The US-China trade war has placed significant strain on businesses across multiple industries since the first tariffs hit in July 2018. And while some have weathered the additional cost, we are already seeing the effect these heightened trade tensions have placed on multinational supply chains.
With about $550 billion in Chinese exports now falling under tariffs of up to 25% – and no immediate end in sight – business leaders must now make a critical choice. Consider tariffs an unavoidable and costly burden, or rethink the design of their supply chain?
At least 50 businesses have already announced or begun the process of relocating production outside of China, according to a Nikkei survey. But while those moves might ease short-term pressure, they still come at a significant cost.
The last several decades of globalization have stretched modern supply chains. Both goods and finances flow across massively complex and far-reaching networks, and the process of taking a product from source to customer involves many trading partners and span multiple borders. As a result, up to 35% of the total cost of procurement is spent just on regulatory fees. The US-China trade dispute only heightens the pressure. Bain & Company indicates as many as 60% of executives expect a negative impact from the tariffs, while many are either actively redirecting investments out of China or planning to increase sourcing from alternative countries in the next year.
Any change to manufacturing and procurement strategies comes with its own set of risks and tradeoffs. And since we don’t know if or when or how the trade tensions between the United States and China will end, it only increases the uncertainty surrounding any executive’s decision to reorient the business. How do you know what impact reshoring or nearshoring will have on your transportation network, your inventory levels and, ultimately, your cost to serve? In what ways will a different set of tax codes, duties or future tariffs affect the bottom line?
The answers to these questions are not readily evident. And in a world where every move a business makes is heavily scrutinized by customers, shareholders, the media and even politicians, corporate leadership can’t change its strategy on gut feeling alone. To get to the right answer, you have to do the work.
Supply chain data is the key to making difficult decisions
Much of the information a company needs to make a decision about its sourcing strategy or manufacturing footprint already exists in the supply chain. But for many enterprises, extracting that data to form a broader picture about cost remains locked away in siloed systems and functions.
In a complex, global ecosystem like a supply chain, any change to the network could have an effect further downstream. Before simply reacting to external pressures such as a change in taxes and tariffs, business leaders need to first establish clear understanding of the broader effect.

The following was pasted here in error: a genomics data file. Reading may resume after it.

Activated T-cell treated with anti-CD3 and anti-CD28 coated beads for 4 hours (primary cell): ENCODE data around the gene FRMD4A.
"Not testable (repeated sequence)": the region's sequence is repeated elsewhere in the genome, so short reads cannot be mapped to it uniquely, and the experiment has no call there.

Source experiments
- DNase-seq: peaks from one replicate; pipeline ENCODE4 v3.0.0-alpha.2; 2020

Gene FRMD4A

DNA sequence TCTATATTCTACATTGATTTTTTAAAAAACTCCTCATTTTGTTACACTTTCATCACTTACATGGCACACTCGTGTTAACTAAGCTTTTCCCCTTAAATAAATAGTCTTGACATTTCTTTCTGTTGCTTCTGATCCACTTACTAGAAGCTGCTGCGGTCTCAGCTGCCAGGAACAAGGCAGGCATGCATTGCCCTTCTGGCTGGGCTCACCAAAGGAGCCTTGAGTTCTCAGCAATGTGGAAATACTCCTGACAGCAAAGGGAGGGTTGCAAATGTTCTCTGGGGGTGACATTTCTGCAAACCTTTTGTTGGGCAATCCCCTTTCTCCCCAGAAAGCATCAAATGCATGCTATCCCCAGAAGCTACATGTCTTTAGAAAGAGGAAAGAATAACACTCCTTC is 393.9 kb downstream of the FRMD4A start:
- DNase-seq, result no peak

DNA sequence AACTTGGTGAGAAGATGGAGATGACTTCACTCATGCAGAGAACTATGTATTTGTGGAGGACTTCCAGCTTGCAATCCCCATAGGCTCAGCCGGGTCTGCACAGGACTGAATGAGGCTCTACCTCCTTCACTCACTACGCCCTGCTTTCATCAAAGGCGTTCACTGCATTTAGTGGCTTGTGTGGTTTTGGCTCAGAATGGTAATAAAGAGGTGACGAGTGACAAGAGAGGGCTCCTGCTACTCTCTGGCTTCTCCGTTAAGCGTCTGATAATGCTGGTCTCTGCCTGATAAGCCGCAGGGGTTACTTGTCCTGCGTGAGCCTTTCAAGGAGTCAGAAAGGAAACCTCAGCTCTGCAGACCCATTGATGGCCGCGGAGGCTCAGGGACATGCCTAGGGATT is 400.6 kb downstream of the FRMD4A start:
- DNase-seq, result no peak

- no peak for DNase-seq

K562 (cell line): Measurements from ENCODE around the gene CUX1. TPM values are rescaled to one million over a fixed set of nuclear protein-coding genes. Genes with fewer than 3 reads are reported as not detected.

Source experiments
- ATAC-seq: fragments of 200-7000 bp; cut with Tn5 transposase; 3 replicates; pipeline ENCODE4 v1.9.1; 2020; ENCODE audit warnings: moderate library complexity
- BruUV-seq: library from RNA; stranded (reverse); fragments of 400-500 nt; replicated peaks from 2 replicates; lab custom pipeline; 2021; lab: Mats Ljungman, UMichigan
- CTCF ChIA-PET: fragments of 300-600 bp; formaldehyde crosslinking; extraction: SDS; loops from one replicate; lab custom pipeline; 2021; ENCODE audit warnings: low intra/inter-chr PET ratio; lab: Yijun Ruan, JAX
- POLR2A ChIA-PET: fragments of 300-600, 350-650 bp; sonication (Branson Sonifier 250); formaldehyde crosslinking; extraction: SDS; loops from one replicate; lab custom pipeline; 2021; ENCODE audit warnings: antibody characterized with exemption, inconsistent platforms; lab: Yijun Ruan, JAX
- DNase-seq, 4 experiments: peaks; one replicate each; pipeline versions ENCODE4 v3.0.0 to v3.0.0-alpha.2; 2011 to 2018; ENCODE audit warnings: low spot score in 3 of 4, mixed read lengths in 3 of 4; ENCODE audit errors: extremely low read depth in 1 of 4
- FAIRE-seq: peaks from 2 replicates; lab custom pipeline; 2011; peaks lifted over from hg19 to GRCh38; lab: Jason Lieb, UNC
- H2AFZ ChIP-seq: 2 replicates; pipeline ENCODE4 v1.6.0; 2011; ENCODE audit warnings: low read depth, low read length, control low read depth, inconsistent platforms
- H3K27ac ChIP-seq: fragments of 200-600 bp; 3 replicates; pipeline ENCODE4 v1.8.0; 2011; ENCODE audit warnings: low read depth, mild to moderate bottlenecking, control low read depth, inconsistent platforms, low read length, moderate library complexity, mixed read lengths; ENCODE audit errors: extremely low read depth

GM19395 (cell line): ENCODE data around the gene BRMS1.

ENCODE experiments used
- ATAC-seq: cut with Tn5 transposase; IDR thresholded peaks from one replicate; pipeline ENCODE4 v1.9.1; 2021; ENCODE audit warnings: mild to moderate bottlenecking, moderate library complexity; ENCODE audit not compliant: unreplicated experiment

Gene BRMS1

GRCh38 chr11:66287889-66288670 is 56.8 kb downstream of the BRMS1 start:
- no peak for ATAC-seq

The challenge for most is that traditional methods to analyze market and supply chain data is a time-consuming activity. And by the time it’s done, external factors such as tariffs might change.
Indeed, data is the key to gaining a better understanding and making more informed, intentional decisions about the global enterprise. But these analyses can’t happen on a one-off, project-by-project basis. As more businesses have tried to make sense of the internal and external factors affecting their bottom line, it’s led more enterprises to consider technologies that can connect across data sources to create a living digital twin of the enterprise as a means to test multiple scenarios and answer countless “what if” questions about their supply chain.
By adopting a digital twin platform approach to answering these questions, decision makers can look beyond just the surface level impact of a change to evaluate the interconnected effect across the organization. Examining end-to-end taxes, duty and tariff costs is just one way to better analyze cost. And by bringing it into the equation, businesses can also begin to look at how production levels or inventory, transportation lanes and final mile distribution affect the bottom line, the cost of making changes to the network, and make more informed decisions about the future shape of the supply chain.
Matt Gunn is a Product Marketing Director at LLamasoft. With a background in professional sports, media and enterprise software, Matt brings a broad range of experiences to the world of supply chain and enterprise decisioning. Prior to joining LLamasoft, Matt led marketing for Infor’s Supply Chain Management product suite, wrote for the Financial Times’ business publications and hosted several successful podcasts, including the newly launched Adapt or Die.